Multiple Mechanisms of Top-Down Processing in Vision

  • Giorgio Ganis
  • Stephen M. Kosslyn


No animal could survive for long without perception. We must perceive the world, not only to find food, shelter, and mates, but also to avoid predators. Perception will fail if an animal does not register what is actually in the world. However, this simple observation does not imply that all processing during perception is “bottom up”rd—driven purely by the sensory input. Rather, bottom-up processing can be usefully supplemented by using stored information, engaging in processing that is “top down”—driven by stored knowledge, goals, or expectations. In this chapter we explore the nature of top-down processing and its intimate dance with bottom-up processing. We begin by considering basic facts about the primate visual system, and then consider a theory of its functional organization, followed by novel proposals regarding the nature of different sorts of top-down processing.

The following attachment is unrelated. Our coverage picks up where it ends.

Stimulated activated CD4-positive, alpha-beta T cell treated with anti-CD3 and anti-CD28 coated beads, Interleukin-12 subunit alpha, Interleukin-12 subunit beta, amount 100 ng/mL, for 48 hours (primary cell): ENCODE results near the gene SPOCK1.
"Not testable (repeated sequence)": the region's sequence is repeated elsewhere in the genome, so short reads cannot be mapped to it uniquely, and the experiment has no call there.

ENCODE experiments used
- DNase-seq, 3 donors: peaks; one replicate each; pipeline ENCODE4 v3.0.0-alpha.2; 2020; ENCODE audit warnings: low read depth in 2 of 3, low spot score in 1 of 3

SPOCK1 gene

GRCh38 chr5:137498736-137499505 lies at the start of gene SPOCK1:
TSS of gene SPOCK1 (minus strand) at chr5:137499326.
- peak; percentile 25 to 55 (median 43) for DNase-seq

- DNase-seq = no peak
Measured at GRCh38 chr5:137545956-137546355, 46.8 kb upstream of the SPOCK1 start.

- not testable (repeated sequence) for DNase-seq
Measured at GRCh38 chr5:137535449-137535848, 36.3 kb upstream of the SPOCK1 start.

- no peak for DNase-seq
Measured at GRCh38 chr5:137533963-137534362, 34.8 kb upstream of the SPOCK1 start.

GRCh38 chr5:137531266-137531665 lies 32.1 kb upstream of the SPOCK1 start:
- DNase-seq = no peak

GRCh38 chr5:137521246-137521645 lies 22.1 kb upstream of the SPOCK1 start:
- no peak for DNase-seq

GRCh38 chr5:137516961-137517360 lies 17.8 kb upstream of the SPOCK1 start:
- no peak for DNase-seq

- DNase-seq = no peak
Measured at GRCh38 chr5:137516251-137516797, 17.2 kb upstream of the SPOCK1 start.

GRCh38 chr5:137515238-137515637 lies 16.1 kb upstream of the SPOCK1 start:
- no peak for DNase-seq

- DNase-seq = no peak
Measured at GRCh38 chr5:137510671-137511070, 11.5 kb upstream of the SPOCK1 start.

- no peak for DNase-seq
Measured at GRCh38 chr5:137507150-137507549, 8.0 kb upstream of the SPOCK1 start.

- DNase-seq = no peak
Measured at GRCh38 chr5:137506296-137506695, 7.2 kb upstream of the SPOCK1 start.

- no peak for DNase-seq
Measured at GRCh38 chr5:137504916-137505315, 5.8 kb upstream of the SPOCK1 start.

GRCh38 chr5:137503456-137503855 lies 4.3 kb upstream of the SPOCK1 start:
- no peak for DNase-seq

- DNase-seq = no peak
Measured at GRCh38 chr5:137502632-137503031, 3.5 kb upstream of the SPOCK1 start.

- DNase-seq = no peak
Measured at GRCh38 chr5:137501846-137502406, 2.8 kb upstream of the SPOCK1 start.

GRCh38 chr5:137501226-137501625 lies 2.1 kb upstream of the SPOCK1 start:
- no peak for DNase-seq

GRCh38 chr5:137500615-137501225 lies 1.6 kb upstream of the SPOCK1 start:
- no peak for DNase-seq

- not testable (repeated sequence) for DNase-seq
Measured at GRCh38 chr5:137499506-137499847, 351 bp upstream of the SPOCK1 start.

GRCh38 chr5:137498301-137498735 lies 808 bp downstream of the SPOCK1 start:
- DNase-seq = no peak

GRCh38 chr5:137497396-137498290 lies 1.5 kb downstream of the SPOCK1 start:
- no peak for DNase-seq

Visual Area Illusory Contour Ventral Stream Attention Window Inferotemporal Cortex 
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Copyright information

© Springer 2007

Authors and Affiliations

  • Giorgio Ganis
    • 1
    • 2
    • 3
  • Stephen M. Kosslyn
    • 3
    • 4
  1. 1.Department of RadiologyHarvard Medical SchoolBostonUSA
  2. 2.Massachusetts General HospitalMartinos CenterCharlestownUSA
  3. 3.Department of PsychologyHarvard UniversityCambridgeUSA
  4. 4.Department of NeurologyMassachusetts General HospitalBostonUSA

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